Dominic Cleal's Blog

Microseconds, within a few orders of magnitude
In order to do a quick performance test against somebody else's program, I was firing packets at it to test how many it was dropping from a quick Perl script. While that was interesting, in that it was dropping a significant number of packets when under high load (probably close to that of production load at certain times of the day), another problem entertained me.

I was trying to introduce some small sleeps into the script to back off the load some more and turned to the Time::HiRes module for its usleep function. The first problem that I noticed was the script, which previously ran in a fraction of a second, now given a 1 s sleep time was taking about 10 seconds to perform 1,000 iterations. Hence 10ms per iteration and a few orders of magnitude more than I expected!

I tried running this on my local host and it ran as expected in a fraction of a second still. Checking the docs for usleep revealed that it will return the actual number of s that it slept for. This gives us the handy snippet:

perl -mTime::HiRes -e '$t+=Time::HiRes::usleep(0) for (1..1000);print ($t/1000); print "\n";'

The catch seems to be that I was running the test on a couple of Xen guests on older kernels. Some stats that I've recorded and got from people:

  • Linux 2.6.24, Ubuntu Gutsy, x86_64: 0.85 s

  • Linux 2.6.22, Kubuntu Gutsy, i686: 7.121 s

  • Linux 2.6.18, Debian Etch, x86_64: 3998.712 s

  • Xen (BitFolk), Linux 2.6.18, Debian Etch, i686: 4007.393 s

  • Xen (EC2), Linux 2.6.16, Fedora Core 4, i686: 8921.402 s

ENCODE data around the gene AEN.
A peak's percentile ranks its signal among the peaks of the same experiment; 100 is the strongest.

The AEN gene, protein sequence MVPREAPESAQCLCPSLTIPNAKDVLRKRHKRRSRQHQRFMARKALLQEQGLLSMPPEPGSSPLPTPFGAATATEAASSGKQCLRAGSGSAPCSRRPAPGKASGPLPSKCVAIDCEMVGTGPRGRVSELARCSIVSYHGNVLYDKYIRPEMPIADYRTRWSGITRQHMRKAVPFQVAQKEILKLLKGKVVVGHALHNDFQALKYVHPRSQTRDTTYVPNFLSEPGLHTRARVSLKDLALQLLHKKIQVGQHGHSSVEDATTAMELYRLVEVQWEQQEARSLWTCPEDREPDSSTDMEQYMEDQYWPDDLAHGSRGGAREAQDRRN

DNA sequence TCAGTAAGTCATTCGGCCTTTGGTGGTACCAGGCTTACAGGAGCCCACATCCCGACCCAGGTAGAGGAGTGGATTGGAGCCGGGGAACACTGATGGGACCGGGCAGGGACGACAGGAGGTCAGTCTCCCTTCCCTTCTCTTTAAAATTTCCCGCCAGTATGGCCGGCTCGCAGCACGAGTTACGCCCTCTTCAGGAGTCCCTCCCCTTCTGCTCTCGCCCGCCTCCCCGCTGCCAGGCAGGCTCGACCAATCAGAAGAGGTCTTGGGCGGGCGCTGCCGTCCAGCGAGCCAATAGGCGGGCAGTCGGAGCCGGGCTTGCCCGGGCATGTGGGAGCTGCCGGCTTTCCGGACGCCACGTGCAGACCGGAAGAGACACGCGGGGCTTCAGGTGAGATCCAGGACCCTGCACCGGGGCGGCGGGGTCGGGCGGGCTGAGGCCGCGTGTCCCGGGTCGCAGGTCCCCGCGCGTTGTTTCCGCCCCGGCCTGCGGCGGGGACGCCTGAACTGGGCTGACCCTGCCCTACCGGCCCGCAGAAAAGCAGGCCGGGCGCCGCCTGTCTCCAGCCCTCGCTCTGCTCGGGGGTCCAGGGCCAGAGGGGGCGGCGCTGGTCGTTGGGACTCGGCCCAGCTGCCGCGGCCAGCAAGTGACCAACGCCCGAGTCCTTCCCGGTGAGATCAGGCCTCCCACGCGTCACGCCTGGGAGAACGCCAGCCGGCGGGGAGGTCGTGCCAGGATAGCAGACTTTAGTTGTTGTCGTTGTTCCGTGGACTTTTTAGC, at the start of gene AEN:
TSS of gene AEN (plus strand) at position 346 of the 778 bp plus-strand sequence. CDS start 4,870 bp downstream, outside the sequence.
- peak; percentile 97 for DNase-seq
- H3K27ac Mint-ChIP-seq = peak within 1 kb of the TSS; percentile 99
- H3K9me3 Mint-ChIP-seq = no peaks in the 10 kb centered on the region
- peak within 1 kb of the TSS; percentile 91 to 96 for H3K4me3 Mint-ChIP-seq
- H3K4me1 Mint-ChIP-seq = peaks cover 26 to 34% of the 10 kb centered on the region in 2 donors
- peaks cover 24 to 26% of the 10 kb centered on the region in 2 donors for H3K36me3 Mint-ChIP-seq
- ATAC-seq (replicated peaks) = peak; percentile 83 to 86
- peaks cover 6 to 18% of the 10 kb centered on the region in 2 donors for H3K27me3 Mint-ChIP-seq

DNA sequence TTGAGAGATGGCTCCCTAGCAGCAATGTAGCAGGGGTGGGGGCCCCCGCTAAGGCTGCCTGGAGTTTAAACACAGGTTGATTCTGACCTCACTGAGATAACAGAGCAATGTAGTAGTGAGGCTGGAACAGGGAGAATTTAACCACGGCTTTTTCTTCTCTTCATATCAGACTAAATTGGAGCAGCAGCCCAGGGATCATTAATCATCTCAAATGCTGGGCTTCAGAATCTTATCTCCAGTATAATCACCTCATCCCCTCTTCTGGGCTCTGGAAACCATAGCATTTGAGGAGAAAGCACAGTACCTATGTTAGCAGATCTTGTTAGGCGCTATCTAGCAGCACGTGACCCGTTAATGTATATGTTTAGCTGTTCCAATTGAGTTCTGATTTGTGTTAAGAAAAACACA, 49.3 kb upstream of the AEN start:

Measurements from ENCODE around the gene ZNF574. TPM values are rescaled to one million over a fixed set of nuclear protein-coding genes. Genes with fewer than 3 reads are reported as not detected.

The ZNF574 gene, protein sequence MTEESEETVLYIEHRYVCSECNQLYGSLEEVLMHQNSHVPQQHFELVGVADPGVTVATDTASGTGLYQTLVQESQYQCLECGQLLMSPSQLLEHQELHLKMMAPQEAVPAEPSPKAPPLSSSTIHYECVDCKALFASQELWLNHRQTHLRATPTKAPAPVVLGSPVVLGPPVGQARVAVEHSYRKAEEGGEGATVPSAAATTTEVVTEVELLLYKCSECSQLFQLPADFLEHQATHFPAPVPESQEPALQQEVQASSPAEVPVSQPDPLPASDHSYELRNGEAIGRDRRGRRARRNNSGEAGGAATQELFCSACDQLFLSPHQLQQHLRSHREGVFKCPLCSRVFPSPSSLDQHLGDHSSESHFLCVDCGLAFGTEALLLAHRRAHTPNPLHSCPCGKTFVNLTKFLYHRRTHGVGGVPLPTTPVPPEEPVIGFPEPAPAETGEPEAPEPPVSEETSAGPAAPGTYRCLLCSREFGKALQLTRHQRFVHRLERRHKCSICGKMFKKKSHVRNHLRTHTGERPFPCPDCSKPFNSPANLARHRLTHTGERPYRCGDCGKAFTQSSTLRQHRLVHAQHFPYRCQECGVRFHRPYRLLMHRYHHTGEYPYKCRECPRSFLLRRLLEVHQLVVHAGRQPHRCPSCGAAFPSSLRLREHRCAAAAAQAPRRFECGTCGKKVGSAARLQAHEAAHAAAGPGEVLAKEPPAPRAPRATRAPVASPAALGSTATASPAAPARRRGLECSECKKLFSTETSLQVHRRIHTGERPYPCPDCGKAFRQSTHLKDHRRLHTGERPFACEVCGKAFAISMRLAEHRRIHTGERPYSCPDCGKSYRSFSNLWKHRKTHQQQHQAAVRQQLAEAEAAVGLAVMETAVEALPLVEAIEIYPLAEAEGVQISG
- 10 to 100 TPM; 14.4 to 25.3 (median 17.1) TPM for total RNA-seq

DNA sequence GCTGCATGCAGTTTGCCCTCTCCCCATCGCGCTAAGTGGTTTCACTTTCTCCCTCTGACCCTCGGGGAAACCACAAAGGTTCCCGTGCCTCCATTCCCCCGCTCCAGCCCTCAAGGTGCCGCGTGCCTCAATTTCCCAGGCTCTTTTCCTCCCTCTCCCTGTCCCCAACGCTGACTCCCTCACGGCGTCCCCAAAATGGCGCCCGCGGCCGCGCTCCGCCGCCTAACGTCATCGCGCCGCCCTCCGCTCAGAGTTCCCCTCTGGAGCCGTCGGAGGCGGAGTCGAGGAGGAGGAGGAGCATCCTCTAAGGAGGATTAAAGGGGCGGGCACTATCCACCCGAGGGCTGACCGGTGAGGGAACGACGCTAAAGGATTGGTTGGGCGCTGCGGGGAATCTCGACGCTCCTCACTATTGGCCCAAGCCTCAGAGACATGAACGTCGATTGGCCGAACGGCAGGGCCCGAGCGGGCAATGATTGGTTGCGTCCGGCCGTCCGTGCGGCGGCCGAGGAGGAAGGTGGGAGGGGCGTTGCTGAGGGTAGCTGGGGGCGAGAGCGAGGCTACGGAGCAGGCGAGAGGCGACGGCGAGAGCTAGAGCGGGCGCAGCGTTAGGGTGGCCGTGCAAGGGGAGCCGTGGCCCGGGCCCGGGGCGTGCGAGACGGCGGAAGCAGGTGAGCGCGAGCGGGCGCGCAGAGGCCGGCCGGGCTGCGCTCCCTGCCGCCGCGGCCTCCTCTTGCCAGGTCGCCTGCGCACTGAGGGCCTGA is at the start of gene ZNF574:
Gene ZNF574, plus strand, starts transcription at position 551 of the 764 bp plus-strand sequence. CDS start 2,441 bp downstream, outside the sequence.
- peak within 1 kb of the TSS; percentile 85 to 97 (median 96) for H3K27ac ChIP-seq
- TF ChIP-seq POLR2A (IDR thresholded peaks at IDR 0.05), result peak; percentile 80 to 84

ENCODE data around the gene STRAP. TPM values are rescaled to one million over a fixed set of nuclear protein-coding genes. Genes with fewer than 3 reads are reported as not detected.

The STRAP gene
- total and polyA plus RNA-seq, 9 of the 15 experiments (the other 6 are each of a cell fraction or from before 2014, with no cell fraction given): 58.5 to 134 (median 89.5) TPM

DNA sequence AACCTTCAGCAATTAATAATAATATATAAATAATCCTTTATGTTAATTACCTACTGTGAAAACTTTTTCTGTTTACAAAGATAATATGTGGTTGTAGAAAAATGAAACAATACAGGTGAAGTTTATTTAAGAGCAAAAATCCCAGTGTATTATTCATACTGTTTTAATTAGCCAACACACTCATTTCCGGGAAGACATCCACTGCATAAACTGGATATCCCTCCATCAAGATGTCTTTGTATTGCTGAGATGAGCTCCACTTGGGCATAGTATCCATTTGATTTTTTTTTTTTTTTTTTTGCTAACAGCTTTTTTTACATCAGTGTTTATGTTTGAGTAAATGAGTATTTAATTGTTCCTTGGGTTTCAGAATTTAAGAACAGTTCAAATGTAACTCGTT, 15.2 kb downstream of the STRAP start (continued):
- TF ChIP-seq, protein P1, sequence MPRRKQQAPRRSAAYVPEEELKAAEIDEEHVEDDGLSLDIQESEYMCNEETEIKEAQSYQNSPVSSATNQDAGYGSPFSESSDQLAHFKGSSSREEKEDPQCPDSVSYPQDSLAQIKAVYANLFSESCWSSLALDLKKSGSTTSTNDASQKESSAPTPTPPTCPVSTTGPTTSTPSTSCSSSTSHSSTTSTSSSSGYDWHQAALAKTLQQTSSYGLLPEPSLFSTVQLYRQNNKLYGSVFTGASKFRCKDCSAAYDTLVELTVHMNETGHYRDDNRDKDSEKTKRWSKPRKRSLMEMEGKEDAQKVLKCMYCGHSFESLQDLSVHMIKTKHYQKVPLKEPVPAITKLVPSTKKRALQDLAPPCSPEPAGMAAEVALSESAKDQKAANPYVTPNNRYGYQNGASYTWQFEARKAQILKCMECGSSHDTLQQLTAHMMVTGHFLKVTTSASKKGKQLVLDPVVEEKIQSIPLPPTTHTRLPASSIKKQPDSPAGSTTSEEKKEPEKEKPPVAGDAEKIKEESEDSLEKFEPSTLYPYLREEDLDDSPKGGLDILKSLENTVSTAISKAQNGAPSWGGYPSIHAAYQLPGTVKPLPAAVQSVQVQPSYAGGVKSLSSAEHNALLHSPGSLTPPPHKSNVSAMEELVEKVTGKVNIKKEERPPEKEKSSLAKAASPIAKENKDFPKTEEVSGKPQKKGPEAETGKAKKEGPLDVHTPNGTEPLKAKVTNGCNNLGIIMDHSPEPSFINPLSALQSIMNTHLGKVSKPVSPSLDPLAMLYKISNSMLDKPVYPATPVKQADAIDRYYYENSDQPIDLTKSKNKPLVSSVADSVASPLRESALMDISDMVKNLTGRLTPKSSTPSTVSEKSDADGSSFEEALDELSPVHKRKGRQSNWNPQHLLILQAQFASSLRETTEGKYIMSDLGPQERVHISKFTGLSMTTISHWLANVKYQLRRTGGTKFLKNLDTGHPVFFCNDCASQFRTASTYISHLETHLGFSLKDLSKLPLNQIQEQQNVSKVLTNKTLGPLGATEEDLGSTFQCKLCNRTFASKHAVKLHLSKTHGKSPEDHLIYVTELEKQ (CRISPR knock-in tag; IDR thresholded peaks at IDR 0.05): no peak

• Virtual PC, Linux 2.6.22, Ubuntu Gutsy, i686: 9906.802 s

It seems to point at newer kernels being different - probably to do with the kernel ticks. I seem to remember reading about dynamic ticks being present in newer kernels...
WRT54G speed
At my current location, wireless internet access via Be is available at about 12Mbit/s. However for my desktop which only contains a wired ethernet interface, I've been using my WRT54G (v2) running OpenWRT to connect to the wireless network, which is WPA2 secured.

I got it working eventually, after some careful reading of the OpenWRT wiki to discover exactly which modes and combinations of modes were actually supported by the system. The main issue has been speed - it has been topping out at around 100KB/s. There was no obvious userspace load on the router, though I suspect that being a WPA2 client isn't a configuration the boxes were designed for, so perhaps there are limitations of the hardware. I'd be interested to see if it's limited when running with WPA2 as an AP, or using a different type of encryption as a client.

This evening I switched over to a Belkin F5D7132 configured in "relay" mode. I'd bought this originally to replace or supplement the single AP we use at the Surrey LUG meetings, though didn't actually get round to bringing it in until today's BringABox.

The relay mode just makes it act as a client to another AP, repeating onto its built in AP and bridging to the ethernet port. Didn't take long at all once I'd figured out which IP address it was sitting on (come on Belkin, a bit of paper in the box saying would be nice). Now downloading happily at full speed!